Just when I thought (again) about possibly shutting down my blog due to a lack of activity, an unwelcome adventure ensued. Although great blog fodder, I could have done without the entire incident.
The weather has been seasonable and pleasant, but temps dropped sharply and the wind picked up Thursday (2/23/2012) afternoon/evening. I got a call from Heather telling me Jaz was off and, oh yeah, there are two other horses in the same paddock – Doodles and Poko – with the same symptoms. Heather said she’d keep an eye on them and keep me posted. Not 5 minutes later, I got the call that they were all showing symptoms of colic.
Jaz has earned his moniker “our delicate grey flower,” so I wasn’t particularly surprised or concerned that he was off, although he has been much hardier since we treated him for strongyles infestation (2009). Doodles has severe ulcers, so no big shock there either. What sent my brain into alert mode was that Poko was also in distress. Poko has a cast iron constitution. In the entire 5 years I owned him, he never cost me a dime at the vet other than annual exams and teeth floating.
My immediate thought was they ate something they shouldn’t have. Poko will eat anything. Jae walked the fence line and, sure enough, found cabbage leaves, of all things. We don’t think it was malicious; probably the kids across the road intending to give them a treat. Regardless of the intent, the damage was done. Heather and Jae used longe whips to get all the horses in that paddock moving. In addition to the three patients, there was Diesel (OTTB), Red (American Cream Draft colt), and my Daltrey. I was still on the other end of the phone line, so I can only go by what I was told, which was that it took more than a little effort to keep those poor boys vertical and moving. They said Jaz was moaning loudly.
Poko was drenched in sweat and appeared to be in the most critical state, followed by Jaz, then Doodles. It makes sense since that is the order of dominance, meaning Poko probably ate most of the “treat.” Due to a rash of routine equine emergencies (inevitable when you have 30 head), Heather found herself out of drugs after dosing Poko. He and Doodles began to calm down and show signs of lessening discomfort, but they were still unable to keep Jaz on his feet. Heather wisely decided to call Dr. G, and I got dressed and gathered my stuff to join them.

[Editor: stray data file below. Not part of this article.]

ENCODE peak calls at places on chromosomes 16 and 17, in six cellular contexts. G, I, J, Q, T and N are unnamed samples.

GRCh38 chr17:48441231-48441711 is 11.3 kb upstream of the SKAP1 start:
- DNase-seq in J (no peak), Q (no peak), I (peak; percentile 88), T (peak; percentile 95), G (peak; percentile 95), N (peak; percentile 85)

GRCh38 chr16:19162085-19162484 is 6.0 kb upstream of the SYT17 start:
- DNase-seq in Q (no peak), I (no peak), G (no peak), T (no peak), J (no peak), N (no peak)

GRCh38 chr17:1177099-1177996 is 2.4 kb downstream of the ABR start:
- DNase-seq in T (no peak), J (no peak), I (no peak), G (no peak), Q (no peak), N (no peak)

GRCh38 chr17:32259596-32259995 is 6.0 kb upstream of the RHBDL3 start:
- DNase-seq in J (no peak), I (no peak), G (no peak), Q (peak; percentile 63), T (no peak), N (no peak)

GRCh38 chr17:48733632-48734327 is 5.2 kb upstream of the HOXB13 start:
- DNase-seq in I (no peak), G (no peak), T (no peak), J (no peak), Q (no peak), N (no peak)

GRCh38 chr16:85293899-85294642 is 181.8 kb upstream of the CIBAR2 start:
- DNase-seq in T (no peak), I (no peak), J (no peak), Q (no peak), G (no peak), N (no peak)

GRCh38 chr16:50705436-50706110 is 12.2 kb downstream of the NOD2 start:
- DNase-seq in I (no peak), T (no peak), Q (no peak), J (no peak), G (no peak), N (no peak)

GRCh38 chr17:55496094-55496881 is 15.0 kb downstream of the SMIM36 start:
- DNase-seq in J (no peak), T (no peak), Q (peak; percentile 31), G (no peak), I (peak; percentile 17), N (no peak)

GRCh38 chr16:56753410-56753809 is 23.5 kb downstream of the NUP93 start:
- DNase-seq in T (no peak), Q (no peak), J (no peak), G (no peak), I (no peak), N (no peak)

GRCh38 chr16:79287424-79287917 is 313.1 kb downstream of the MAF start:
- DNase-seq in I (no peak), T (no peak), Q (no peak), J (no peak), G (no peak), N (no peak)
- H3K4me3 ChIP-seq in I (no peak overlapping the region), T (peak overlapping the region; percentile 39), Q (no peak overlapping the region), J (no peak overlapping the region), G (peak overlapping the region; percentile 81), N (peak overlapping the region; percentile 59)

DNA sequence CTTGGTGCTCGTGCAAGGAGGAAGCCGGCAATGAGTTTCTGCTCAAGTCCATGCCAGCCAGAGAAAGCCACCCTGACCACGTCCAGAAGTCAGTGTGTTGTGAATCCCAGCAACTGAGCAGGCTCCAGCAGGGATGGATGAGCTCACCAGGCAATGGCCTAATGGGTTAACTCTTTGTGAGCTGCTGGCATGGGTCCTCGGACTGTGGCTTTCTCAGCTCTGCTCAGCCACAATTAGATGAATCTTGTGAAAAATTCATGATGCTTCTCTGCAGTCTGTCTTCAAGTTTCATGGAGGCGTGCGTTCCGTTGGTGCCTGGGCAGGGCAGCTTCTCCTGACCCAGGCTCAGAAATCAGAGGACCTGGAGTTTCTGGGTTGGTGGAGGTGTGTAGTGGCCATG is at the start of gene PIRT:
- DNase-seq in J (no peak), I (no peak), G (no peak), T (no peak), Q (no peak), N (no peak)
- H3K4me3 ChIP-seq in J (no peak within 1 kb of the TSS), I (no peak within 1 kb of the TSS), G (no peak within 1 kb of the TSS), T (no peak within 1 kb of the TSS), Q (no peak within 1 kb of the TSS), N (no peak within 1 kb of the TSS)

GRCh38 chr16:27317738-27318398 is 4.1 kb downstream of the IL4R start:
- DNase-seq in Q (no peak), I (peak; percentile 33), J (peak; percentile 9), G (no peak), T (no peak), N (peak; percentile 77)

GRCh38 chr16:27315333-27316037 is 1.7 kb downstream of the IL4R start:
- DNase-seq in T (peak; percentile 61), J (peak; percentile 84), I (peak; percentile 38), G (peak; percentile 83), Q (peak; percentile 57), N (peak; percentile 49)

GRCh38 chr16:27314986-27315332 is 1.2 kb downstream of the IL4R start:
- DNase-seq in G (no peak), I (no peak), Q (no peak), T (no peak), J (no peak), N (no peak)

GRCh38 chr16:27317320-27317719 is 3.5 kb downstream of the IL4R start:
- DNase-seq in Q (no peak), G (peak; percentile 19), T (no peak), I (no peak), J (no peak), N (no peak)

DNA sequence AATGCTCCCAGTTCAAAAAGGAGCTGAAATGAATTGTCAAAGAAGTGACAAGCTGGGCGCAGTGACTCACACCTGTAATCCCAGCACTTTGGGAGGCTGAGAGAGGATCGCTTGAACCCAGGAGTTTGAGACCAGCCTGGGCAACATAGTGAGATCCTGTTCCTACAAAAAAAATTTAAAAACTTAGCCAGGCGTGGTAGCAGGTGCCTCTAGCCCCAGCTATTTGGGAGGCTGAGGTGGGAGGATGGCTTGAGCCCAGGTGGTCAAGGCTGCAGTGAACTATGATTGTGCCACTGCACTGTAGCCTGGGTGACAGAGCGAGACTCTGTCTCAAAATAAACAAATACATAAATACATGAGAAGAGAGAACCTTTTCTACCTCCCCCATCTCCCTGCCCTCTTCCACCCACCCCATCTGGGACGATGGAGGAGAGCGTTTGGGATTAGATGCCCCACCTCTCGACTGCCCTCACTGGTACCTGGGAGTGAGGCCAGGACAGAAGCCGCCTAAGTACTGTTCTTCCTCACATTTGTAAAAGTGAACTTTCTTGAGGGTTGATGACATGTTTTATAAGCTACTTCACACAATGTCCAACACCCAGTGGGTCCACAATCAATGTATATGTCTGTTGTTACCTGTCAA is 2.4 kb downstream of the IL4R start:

God bless our vet. He’s such a good guy. It was after hours and he suggested we might avoid a farm call by having me go by the clinic (which is on the way to the farm) and pick up a hidden cache of Banamine. We were to inject Jaz, watch him awhile, check vitals, etc., and decide from there whether we needed Dr. G to come and tube him.
I barely recognized my horse. Had I not known it was him, I would have sworn it was a mare in labor. He had no top line, that’s how bloated he was. He was down in his stall and we had to force him up. About 45 minutes after the injection, Dr. G called just as Jaz released an enormous fart, some loose poo and a sigh. He remained up and even began nosing his bedding. We felt confident he’d be okay, although Heather and I sat around in the barn a bit longer just to be sure. I was having a beer at home when all this started, so had tossed a couple in my truck, which we enjoyed as we kept our vigil. She and Jae checked him hourly through the night.
Reports Friday were that Poko and Doodles are fine. Jaz is eating, but not with much gusto. I’m hopeful he’ll be okay for our pony party on Sunday. Heather’s going to try and track down the well-meaning party so we don’t have a repeat of this adventure. Horses + cruciferous vegetables es no bueno.